As victorious young World War II veterans returned home to the Tennessee town of Athens, they were all fired up about democracy and freedom in Europe.
But in their hometown, shamelessly corrupt sleazebags ran the local "political machine." Elections were charades. And when the election of August 1946 was stolen -- as per usual -- the tough veterans launched a mini-American Revolution and won.
It's an inspiring story for democracy-loving Americans of today, who seem to be watching with impotent shock as one election after another is nakedly stolen and emboldened political criminals commit their hideous sins in broad daylight, even on live television.
What the WWII boys did was simple: After yet another stolen election, the veterans raided the local armories and attacked the camp of the political crooks, who were holed up in the town jail where they could safely stuff the ballot boxes with bogus votes.
Unlike today's do-nothing consumers, the Americans of the "Greatest Generation" were no sissies. The soldiers tipped over cars in the streets and fired on the jail from the safety of the makeshift foxholes.
The town rallied to the cause of the brave veterans, with housewives even delivering refreshments during what was later known as the Battle of Athens. As regular Americans happily realized they could rise up and take out the political trash, the little revolution took place in a "party-type atmosphere," local historian Joe Guy says today.
The siege went on all through the night of August 1, and in the early hours of August 2 the veterans were tired of waiting for the political scoundrels to give themselves up. So the soldiers blasted the jail with dynamite.
The scumbags surrendered and the veterans approved the real vote results: a straight ticket of G.I. nonpartisan anti-corruption true American heroes.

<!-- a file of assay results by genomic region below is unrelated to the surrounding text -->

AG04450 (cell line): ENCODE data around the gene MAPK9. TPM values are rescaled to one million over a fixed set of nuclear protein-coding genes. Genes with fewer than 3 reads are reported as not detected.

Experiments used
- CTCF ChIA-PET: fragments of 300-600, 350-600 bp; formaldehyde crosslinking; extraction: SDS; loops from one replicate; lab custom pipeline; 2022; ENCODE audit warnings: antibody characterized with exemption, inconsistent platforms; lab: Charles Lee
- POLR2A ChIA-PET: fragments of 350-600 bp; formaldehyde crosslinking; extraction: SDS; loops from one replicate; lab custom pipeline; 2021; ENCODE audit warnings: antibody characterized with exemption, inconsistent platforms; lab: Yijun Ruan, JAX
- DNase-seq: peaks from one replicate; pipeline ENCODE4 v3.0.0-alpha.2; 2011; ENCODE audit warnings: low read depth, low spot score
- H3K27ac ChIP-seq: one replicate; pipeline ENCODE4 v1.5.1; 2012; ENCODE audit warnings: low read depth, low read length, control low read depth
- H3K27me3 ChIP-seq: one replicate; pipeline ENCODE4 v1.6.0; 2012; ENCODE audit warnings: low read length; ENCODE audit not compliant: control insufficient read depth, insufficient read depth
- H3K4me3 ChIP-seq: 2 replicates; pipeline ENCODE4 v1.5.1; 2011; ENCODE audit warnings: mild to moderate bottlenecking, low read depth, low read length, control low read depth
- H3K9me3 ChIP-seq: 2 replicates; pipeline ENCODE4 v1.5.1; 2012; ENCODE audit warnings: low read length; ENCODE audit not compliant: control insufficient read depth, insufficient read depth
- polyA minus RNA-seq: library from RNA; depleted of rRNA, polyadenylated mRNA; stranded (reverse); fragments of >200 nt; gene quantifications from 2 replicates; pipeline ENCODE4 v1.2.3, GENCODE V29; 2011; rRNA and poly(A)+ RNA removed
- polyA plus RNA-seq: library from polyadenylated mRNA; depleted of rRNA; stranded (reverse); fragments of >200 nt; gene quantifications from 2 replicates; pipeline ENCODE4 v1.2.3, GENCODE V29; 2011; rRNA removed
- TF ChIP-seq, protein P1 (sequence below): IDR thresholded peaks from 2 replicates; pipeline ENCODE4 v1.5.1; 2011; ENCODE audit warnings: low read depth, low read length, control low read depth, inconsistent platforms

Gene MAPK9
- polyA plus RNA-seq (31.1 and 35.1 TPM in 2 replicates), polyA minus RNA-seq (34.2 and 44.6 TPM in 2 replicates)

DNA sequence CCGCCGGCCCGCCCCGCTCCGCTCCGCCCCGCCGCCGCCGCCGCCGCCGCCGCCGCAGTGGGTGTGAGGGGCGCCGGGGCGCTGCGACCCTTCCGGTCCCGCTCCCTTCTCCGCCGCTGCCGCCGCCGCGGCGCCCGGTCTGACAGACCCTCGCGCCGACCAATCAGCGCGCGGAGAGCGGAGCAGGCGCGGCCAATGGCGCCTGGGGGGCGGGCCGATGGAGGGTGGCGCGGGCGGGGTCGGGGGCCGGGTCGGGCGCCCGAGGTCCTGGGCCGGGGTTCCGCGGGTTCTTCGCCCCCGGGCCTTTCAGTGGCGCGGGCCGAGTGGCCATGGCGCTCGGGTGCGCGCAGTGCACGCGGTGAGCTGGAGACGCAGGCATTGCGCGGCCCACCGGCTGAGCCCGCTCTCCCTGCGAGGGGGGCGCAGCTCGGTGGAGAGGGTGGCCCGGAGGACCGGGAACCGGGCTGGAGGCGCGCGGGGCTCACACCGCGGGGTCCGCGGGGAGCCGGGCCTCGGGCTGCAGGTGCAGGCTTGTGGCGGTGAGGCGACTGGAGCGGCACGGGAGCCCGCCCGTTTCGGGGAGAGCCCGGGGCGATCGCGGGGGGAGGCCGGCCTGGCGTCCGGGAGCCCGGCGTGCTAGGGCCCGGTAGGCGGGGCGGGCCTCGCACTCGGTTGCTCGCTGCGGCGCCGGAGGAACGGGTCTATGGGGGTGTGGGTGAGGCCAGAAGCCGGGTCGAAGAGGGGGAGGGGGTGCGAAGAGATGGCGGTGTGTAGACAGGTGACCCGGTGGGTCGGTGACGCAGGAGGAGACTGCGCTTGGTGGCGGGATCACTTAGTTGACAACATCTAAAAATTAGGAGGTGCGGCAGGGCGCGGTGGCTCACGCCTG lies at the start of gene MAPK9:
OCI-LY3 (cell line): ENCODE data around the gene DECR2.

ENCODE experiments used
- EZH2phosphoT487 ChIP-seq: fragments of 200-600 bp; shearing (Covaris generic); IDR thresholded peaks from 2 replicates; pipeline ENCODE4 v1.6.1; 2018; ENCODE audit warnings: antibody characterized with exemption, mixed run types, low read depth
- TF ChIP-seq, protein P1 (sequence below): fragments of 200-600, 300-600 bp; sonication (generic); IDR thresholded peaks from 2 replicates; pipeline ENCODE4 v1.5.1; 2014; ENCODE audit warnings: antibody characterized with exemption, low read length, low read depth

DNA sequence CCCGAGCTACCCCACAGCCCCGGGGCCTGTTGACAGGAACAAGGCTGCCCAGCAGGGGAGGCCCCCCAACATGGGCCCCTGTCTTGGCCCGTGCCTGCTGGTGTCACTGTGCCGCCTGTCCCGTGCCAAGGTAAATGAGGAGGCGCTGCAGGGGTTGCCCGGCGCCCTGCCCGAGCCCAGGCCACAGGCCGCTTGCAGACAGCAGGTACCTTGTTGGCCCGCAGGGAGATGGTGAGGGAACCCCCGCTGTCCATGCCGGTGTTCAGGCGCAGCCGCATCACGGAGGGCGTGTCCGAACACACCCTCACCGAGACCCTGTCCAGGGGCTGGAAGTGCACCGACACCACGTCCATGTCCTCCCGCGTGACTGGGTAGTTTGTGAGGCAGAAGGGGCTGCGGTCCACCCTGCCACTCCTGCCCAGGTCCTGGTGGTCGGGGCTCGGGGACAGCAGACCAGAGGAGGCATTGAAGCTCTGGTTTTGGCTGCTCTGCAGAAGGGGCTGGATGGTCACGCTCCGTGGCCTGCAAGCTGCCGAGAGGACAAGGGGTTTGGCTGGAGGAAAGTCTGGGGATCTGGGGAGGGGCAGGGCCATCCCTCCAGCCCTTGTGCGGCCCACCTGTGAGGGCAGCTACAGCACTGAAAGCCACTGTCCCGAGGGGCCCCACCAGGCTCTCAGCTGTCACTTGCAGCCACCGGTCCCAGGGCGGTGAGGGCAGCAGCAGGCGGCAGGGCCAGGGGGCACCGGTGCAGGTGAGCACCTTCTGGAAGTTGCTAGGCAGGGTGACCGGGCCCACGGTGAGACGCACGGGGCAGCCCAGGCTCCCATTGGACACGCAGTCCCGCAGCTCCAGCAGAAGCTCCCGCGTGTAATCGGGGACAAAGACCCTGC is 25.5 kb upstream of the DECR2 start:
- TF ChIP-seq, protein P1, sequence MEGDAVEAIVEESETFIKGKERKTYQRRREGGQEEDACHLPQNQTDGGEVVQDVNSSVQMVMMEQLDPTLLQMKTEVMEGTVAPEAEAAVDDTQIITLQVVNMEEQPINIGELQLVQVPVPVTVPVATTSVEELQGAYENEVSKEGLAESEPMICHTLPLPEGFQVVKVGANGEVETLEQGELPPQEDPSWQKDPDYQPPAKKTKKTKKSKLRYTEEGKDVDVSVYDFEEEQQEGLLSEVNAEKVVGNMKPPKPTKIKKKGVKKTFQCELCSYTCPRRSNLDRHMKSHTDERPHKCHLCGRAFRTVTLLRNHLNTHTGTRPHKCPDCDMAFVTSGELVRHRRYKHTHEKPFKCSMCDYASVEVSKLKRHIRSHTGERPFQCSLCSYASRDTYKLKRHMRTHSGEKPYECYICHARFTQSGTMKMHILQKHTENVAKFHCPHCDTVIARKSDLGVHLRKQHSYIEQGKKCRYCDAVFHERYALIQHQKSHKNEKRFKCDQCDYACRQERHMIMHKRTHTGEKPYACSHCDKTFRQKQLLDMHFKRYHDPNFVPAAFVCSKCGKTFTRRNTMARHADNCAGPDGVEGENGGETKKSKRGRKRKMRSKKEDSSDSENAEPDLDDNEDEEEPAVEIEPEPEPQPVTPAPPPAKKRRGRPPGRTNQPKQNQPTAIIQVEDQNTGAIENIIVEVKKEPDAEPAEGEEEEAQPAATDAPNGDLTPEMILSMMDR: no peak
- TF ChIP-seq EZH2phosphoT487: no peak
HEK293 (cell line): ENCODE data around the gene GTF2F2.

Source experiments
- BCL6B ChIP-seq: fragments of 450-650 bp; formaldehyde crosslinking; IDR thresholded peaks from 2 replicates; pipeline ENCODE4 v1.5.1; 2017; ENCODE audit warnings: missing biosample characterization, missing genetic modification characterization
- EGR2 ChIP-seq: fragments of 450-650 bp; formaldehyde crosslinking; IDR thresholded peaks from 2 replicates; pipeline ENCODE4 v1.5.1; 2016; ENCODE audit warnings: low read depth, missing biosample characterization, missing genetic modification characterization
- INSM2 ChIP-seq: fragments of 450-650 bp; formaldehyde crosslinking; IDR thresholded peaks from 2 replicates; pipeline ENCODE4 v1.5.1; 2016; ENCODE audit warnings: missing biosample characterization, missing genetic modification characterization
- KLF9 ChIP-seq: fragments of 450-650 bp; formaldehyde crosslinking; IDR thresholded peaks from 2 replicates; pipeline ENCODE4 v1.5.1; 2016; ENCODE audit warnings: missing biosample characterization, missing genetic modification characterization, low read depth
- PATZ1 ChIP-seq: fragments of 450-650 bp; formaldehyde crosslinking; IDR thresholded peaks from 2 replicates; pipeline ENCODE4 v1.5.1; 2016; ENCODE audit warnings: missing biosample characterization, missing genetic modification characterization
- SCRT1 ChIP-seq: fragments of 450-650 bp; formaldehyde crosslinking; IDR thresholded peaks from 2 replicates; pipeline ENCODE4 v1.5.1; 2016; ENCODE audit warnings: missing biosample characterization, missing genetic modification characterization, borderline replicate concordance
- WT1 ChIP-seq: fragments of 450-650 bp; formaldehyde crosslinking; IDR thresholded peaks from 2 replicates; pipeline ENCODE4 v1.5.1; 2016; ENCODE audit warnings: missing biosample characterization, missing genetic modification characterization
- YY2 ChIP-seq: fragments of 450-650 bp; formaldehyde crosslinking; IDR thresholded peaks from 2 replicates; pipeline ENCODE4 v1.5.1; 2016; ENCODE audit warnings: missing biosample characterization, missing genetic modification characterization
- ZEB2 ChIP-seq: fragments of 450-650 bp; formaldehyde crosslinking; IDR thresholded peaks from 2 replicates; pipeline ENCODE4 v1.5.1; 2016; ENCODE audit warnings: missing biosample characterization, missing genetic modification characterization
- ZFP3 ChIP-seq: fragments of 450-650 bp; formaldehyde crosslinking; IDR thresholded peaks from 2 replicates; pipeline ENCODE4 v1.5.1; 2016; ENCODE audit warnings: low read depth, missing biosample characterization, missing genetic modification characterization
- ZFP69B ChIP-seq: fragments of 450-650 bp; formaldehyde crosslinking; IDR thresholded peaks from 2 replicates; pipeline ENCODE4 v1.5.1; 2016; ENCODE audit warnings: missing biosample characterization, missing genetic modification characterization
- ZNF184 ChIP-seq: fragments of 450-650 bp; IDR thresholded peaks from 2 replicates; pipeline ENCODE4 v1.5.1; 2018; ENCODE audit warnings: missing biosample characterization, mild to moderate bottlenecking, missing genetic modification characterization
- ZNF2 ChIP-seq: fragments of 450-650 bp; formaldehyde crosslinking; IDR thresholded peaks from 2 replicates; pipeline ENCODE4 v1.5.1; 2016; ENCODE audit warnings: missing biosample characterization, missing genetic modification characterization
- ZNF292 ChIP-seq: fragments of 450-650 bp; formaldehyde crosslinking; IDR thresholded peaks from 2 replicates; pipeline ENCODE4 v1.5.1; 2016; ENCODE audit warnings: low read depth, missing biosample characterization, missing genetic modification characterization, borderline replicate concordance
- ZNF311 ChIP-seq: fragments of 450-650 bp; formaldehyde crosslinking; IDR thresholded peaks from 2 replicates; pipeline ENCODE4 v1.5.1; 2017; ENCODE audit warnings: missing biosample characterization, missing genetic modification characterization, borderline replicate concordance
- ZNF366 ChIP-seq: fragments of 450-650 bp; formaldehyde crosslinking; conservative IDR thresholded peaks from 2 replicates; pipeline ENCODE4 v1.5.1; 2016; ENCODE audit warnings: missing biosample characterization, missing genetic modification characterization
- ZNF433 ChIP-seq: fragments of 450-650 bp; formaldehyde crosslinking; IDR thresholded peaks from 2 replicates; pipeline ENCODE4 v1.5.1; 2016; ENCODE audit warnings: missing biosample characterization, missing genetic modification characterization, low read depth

And it all took place 60 years ago this week, the Associated Press notes in a feature celebrating the anniversary.
The Battle of Athens wasn't the only heroic insurgency of the post-WWII years, but it was certainly the most exciting example.
"Seasoned veterans of the European and Pacific theaters returned in 1945 and 1946 to Southern communities riddled with vice, economic stagnation and deteriorating schools," historian Jennifer E. Brooks wrote in the Tennessee Encyclopedia.
"Across the South, veterans launched insurgent campaigns to oust local political machines they regarded as impediments to economic progress. The McMinn County veterans had won the day in a hail of gunfire, dynamite, and esprit de corps."
Founding father Thomas Jefferson would've been so proud of those Tennessee patriots. Jefferson knew from the start that the only way to keep a political system clean was to keep it small and regularly purge it of corruption.
A significant rebellion against the young U.S. federal government was the famous Whiskey Rebellion of 1794. Alexander Hamilton, the power-crazed and money-hungry secretary of the Treasury, had arbitrarily decided the nation's many whiskey distillers would be a good source of government income.
The whiskey men thought otherwise and launched their rebellion. In the first important example of the United States drifting from its democratic principles to the all-powerful police state of today, Hamilton was able to force the president, revolutionary hero George Washington, to wage war against those liberty-loving American citizens.
Jefferson was heartbroken.
"The tree of liberty must be refreshed from time to time with the blood of patriots and tyrants," he wrote in defense of regular revolution. "It is its natural manure."
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